Tuesday, August 5, 2014
"The nose is for breathing, the mouth is for eating."
So still no word on Christina, better known as The Athletarian, but I am confident that something might come out of this. Why am I confident?? Okay, so maybe I just mean extremely hopeful. It would be so awesome to interview her, but if that doesn't work out then I shall not be discouraged!
I just want to comment on how awesome swimming has been for my cross-training efforts. Of the three triathlon sports, swimming was by far my least favorite, but I have to think that biking has taken that position when it comes to training. Every time I go back to swimming in a pool I am reminded of the pleasure of working on cardio while working out other muscles and not constantly pounding muscles and joints like I do when I run (although I never think of running like this!).
It is so important to do other types of exercises to strengthen other muscles that are not used during your activity of choice. If you can't or don't like to swim, try biking or playing some tennis, perhaps. And don't forget to perform strength training no matter the sport or activity you engage in. Strength training is vital for bone health and improves overall fitness.
So I told Val about a couple weeks ago that I wanted to return medium runs at quicker paces back into my running regimen. Back when I was training for Tesla Hertz 50 mile ultra, I had back-to-back long runs and every Tuesday or Wednesday was a 9-12 mile run at a decent pace---and I loved these runs. So given that all of the salads, blueberries, tart cherry juice concentrate have me feeling almost completely recovered, I decided to run one of the runs today.
I got in 9 miles with miles 1 & 9 as cool-down and warm-up miles. The 7 miles were probably at an average of 7:05 pace which wasn't necessarily easy to do given the fact that it was approx. 86 degrees outside and my body is technically still recovering from the Montour 6 hour race 10 days ago. But I have to give some credit to what I could call a successful run to something I think I have gotten pretty good at after two years of focusing on it: my breathing.
The start of this 2 year time period I mentioned is marked by my reading of Scott Jurek's Eat & Run. In this book, on page 108 to be exact, the legendary ultrarunner recalls what a yogi said in a class he attended: "the nose is for breathing, the mouth is for eating."
Ever since I read this sentence, I haven't been able to shake its message. I immediately began training my body to get used to breathing in through my nose. Given that it's very important for ultrarunners to master the art of eating and breathing at the same time, I was also forced to really hone on this skill, but I'd like to think that I would have honed this skill had I not pursued ultramarathon running.
The conversation around breathing is convoluted with terms such as 3-2 pattern or 2-1 pattern which refers to inhaling and exhaling when your foot on a particular side of the body is landing. Truthfully, I didn't have the patience to read through all the articles and try to understand them quite frankly because I believe that breathing nasally adjusts your breathing to a more appropriate and slower rate which allows you to run easy-moderate runs easier and longer.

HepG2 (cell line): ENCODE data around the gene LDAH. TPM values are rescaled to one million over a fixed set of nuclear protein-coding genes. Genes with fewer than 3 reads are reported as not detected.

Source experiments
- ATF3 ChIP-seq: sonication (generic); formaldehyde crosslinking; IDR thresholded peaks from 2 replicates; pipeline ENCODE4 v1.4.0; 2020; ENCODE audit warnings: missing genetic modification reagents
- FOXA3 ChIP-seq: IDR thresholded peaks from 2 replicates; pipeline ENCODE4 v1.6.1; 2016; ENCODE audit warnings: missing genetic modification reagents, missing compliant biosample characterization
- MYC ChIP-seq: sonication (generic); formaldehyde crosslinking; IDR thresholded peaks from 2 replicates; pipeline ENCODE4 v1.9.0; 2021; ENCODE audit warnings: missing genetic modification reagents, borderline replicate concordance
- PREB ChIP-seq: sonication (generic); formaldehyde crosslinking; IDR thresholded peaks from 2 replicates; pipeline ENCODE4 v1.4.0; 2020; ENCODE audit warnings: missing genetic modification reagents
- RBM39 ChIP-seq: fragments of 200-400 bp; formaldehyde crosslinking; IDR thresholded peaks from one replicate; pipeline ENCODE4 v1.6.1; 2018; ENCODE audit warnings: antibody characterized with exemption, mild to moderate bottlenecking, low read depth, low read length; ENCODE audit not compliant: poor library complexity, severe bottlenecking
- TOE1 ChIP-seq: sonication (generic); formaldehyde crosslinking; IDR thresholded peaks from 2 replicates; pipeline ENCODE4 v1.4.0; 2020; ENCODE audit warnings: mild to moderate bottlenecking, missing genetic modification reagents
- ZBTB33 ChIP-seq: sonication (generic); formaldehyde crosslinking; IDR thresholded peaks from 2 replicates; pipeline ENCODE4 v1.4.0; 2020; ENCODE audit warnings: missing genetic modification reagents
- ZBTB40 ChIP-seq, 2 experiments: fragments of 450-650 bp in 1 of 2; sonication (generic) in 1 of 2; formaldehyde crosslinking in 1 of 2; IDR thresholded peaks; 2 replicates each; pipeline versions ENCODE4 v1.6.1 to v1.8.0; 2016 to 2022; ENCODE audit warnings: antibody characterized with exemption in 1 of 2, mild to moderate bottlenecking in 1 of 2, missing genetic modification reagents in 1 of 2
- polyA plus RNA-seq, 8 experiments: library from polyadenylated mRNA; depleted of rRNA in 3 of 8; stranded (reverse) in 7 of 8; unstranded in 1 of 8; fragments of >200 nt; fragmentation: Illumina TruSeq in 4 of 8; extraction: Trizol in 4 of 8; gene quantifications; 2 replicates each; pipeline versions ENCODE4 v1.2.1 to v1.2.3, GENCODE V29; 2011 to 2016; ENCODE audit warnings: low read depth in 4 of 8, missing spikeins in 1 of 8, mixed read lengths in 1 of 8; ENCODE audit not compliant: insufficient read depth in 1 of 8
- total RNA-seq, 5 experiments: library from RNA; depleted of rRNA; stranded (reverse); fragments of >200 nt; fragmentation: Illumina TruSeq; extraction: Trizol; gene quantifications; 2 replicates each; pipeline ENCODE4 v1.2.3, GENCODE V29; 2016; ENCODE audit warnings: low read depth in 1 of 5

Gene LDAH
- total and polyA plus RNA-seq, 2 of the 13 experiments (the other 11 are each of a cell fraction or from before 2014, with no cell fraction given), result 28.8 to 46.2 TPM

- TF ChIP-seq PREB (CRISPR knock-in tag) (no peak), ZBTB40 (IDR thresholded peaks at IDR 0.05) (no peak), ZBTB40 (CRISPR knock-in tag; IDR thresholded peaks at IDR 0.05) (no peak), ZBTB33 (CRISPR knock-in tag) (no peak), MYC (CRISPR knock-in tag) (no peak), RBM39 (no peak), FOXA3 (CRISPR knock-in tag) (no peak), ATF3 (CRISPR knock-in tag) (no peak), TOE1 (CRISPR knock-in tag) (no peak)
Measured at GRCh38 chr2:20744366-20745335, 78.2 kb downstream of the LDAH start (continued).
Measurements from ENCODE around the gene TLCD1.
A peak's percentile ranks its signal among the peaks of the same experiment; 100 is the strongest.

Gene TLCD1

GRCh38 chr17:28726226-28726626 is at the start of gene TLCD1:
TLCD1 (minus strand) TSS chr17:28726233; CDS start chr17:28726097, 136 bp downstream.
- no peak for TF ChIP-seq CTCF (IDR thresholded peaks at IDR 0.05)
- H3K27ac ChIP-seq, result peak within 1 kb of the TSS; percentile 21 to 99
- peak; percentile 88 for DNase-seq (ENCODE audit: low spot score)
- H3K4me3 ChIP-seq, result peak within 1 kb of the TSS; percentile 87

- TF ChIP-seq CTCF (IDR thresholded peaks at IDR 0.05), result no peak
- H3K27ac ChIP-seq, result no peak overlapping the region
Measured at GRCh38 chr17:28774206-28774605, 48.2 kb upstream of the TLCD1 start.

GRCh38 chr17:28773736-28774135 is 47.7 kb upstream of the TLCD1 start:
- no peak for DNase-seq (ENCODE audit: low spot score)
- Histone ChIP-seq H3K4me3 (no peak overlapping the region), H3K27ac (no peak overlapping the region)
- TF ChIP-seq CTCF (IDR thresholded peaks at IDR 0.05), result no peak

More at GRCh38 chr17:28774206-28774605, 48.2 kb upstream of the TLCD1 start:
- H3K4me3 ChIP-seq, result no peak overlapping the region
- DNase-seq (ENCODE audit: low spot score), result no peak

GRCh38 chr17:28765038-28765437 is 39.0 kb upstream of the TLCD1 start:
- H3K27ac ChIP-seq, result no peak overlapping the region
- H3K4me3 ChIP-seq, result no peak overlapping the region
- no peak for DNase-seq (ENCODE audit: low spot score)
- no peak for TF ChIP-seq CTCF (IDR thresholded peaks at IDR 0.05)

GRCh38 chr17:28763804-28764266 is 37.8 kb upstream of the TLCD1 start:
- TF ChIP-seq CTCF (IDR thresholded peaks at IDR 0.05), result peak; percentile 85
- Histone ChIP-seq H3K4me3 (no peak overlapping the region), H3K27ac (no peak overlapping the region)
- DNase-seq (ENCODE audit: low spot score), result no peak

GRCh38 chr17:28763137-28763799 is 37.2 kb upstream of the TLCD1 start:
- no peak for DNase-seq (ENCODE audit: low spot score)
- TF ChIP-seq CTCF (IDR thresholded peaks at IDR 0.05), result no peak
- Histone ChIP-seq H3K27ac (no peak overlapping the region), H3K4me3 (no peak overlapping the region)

I'm not expert, though. And I still catch myself breathing through my mouth when my pace picks up or when I look focus on my run. It is important to be able to catch yourself and refocus your energies to your running economy. For me, and for today, that included refocusing my breathing back to nasal breathing. I immediately felt the difference. My body became re-centered and I felt a small resurgence of energy which began to wane as I began to breathe through my mouth.
Think I'm full of it? Well, I don't. Try nasal breathing for yourself. Start by focusing on 2 options:
1) Breathe in through your nose, out through your mouth OR
2) Breathe in AND out solely through your nose.
Do one of these on an easy to moderate run and see if you feel any improvement in your energy levels. My bet is that you do because when you breathe efficiently, you allow more oxygen to get pumped to your muscles which sustains their ability to keep up the performance. Efficient breathing is also linked to improved brain activity so you're now thinking more clearly and more aware of your surroundings when you are breathing efficiently versus when you are not.
When you have been doing this for a couple weeks, perhaps you are ready to try nasal breathing on a slightly harder run. When your heart rate is at a very high level it becomes necessary to breathe in more quickly which usually involves breathing in and out solely through the mouth, but you can train your body/muscles to be satisfied with the amount of oxygen from at least 80% effort of nasal breathing (occasional deep breaths through the mouth).
So, just try it! I hope this little bit of advice helps out. Please feel free to Google and read through credible articles on breathing.
I will not be posting articles/sources in this post because this information was largely a compounding of various articles/conversations that I've come across over the years as well as my personal experience trying to perfect my breathing to allow me to complete ultras one day to much faster mile repeats on another day.
Last thing before I post:
This is happening. This weekend. The Seed .
If you are free or in the NYC area, please check this out! Oh and Scott Jurek will be there so maybe you can ask him personally about this whole breathing nonsense!
From their website: The Seed invites the vegan-curious, vegan-skeptical, and vegan choir to explore what we have to offer today. You’ll gain understanding of the endless benefits of a compassionate, healthful, and earth-conscious existence of the vegan & plant-based lifestyle.
That's all for tonight!
Happy Running...or whatever else you prefer to do!